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National Fishing and Boating Week, June 6-14, offers a great opportunity to get outdoors

SOCIAL CIRCLE – For those who need a reason to go fishing and boating, Georgia’s Department of Natural Resources offers a few: Connection – fishing and boating offer a great way to connect with family and friends; stress relief – fishing is a great way to relax; and conservation — the funds from your fishing license help conserve Georgia lakes, rivers and streams.

National Fishing and Boating Week, June 6-14, offers another great reason to get outdoors, according to the Georgia DNR’s Wildlife Resources Division.

“Did you know that most people are introduced to fishing by a family member, and most consider a family member to be their best fishing friend?” Thom Litts, chief of the Fisheries Management Section, said in a news release. “Teaching a child to fish, or taking an outing to a nearby waterway, can help build a conservation ethic, while also introducing an exciting activity you can enjoy together for life.”

National Fishing and Boating Week began in 1979 and was created to recognize the tradition of fishing, to broaden the spirit of togetherness and to share the values and knowledge of today’s anglers with tomorrow’s anglers.

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In the spirit of introducing new family members or friends to the sport of angling, Georgia offers two free fishing days: June 6 and June 13, during this special week. On these days, Georgia residents do not need a fishing license, trout license or Lands Pass to fish.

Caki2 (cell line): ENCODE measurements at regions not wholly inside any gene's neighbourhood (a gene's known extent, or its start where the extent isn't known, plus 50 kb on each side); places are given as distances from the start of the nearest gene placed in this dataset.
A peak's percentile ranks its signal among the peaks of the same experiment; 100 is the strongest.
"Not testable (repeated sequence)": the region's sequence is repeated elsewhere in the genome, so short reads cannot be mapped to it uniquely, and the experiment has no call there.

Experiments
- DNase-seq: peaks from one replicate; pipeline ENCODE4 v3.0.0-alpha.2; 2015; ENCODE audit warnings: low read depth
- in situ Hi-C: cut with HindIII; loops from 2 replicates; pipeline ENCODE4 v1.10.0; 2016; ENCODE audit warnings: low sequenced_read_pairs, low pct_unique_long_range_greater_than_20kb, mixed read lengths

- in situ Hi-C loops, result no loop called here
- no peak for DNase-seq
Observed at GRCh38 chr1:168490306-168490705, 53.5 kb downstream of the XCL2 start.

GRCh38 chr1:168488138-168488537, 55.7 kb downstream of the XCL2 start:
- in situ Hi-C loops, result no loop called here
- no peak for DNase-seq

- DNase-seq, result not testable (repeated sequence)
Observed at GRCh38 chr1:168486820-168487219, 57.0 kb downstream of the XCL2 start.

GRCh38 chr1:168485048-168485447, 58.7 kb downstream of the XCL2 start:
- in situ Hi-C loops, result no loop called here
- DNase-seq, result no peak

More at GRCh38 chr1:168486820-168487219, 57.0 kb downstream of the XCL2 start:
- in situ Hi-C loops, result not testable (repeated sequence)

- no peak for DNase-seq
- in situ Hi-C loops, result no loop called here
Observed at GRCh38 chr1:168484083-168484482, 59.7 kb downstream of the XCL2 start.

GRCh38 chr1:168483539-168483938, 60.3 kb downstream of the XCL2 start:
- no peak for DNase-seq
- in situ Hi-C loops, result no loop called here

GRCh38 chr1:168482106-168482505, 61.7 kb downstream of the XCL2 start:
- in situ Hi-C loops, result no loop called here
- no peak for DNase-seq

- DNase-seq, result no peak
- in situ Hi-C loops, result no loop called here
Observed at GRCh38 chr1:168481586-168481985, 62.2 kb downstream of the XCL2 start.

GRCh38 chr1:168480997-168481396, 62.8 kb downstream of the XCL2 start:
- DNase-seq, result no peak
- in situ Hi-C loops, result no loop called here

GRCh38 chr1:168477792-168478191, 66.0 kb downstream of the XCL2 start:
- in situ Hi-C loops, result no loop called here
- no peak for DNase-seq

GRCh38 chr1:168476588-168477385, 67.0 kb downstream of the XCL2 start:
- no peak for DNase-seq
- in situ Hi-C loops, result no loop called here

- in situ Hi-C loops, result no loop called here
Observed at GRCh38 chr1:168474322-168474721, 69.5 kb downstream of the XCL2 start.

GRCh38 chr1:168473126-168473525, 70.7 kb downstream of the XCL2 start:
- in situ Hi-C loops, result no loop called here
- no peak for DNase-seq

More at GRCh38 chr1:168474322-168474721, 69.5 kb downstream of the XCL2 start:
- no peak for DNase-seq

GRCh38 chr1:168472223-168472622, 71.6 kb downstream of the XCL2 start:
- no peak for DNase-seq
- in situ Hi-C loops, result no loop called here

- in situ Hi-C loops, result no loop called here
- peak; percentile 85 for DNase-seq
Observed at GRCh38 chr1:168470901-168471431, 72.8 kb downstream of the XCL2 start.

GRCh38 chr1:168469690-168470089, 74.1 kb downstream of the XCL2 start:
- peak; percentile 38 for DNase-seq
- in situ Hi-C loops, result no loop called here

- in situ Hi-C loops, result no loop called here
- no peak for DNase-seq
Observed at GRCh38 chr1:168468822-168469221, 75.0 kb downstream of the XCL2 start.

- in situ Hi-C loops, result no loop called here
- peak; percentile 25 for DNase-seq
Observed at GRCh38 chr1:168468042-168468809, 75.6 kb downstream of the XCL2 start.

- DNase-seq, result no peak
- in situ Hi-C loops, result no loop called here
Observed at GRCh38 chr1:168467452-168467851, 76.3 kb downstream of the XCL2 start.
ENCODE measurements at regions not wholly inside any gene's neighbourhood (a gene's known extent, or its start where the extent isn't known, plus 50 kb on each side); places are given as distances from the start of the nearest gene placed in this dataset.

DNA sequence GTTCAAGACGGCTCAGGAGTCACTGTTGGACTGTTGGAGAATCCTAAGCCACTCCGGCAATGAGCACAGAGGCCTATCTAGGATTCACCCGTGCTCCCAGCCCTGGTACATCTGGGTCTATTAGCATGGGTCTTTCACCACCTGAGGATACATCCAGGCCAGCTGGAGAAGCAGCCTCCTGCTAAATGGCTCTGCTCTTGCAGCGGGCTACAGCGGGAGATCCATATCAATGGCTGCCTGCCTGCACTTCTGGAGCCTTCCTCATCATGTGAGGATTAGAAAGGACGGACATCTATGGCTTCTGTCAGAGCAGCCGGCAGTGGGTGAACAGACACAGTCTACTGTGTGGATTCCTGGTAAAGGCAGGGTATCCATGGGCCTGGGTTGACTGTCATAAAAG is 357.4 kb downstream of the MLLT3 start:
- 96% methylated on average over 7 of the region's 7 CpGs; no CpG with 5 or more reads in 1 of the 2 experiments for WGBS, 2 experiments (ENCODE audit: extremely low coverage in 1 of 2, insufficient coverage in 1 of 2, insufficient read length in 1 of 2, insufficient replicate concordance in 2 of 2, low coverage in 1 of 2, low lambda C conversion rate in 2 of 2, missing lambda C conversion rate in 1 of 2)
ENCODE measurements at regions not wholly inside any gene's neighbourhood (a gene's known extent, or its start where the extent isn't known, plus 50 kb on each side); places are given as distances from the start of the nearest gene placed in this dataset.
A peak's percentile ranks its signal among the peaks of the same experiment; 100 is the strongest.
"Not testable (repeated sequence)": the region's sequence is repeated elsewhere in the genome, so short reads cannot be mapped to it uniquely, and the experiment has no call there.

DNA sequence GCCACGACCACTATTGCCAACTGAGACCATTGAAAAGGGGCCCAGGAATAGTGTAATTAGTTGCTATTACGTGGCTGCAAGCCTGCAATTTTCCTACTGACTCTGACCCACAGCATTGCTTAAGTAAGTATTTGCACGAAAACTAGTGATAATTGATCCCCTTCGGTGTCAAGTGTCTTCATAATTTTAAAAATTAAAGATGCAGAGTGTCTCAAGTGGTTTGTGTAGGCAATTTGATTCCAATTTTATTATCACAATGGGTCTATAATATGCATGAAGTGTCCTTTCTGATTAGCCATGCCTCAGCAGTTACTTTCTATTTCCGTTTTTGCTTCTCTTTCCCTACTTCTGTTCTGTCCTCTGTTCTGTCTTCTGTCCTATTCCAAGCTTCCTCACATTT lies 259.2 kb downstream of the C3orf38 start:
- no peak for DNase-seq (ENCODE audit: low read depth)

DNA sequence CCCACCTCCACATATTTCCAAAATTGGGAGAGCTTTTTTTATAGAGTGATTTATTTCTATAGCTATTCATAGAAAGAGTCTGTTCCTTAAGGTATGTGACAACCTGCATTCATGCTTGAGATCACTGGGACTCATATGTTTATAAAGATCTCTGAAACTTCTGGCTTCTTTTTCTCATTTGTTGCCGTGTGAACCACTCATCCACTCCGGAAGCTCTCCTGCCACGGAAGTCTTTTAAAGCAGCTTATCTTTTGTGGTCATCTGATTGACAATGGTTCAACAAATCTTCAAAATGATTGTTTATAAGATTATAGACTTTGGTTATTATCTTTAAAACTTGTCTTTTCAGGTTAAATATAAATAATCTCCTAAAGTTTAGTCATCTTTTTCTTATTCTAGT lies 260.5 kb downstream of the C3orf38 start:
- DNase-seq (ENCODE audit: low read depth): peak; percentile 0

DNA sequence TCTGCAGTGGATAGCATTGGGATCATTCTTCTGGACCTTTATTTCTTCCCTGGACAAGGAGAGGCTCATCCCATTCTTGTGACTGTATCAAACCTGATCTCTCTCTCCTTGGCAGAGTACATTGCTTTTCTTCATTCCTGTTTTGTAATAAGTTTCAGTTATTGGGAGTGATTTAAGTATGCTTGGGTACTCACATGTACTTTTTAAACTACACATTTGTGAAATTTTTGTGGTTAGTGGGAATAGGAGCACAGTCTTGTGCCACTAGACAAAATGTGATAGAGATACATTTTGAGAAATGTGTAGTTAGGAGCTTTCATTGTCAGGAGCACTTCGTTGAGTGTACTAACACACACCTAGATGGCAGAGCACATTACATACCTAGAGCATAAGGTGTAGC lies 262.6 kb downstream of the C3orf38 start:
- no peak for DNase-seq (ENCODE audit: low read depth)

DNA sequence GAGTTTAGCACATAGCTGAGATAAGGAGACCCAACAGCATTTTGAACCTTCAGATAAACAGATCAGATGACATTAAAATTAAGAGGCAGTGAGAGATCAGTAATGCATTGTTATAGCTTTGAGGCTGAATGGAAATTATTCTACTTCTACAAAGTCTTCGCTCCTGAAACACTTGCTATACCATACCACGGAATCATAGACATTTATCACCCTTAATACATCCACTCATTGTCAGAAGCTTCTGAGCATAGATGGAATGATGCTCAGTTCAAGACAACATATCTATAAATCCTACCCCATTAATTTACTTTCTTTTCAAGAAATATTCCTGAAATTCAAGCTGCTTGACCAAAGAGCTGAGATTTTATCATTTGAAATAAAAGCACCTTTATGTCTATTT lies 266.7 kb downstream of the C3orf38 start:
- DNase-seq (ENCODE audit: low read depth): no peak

There are so many great places to fish in Georgia, from trout streams in north Georgia, to large reservoirs, to lazy rivers in the southern part of the state. You can always start at one of the 10 Public Fishing Areas (https://georgiawildlife.com/allpfas) or at one of many Georgia State Parks (https://gastateparks.org/) that offer fishing opportunities for family and friends.

According to the National Fishing and Boating Week website, one of the main reasons people don’t go fishing or boating is because no one has invited them. Individuals can help change this. Make it a mission during National Fishing and Boating Week, or the next time you go fishing, to take someone new: a child, a relative or a friend.

For more information on National Fishing and Boating Week and all it has to offer, including the free fishing days, nearest kids fishing event or places to fish, visit www.georgiawildlife.com/nfbw .

(1) comment

Mary Finelli

There are so many nonviolent ways to enjoy the outdoors. Fishing isn't one of them, nor is it sport. The fish are victims not willing participants. Science has shown that fish suffer fear and pain. They deserve respect and compassion not cruel exploitation. Killing is not conserving! Imagine "conserving" members of primitive human tribes by killing members of them. It would be as nonsensical. "Teach your children well." Teach them to respect animals not abuse them. Teach them to be kind not cruel.

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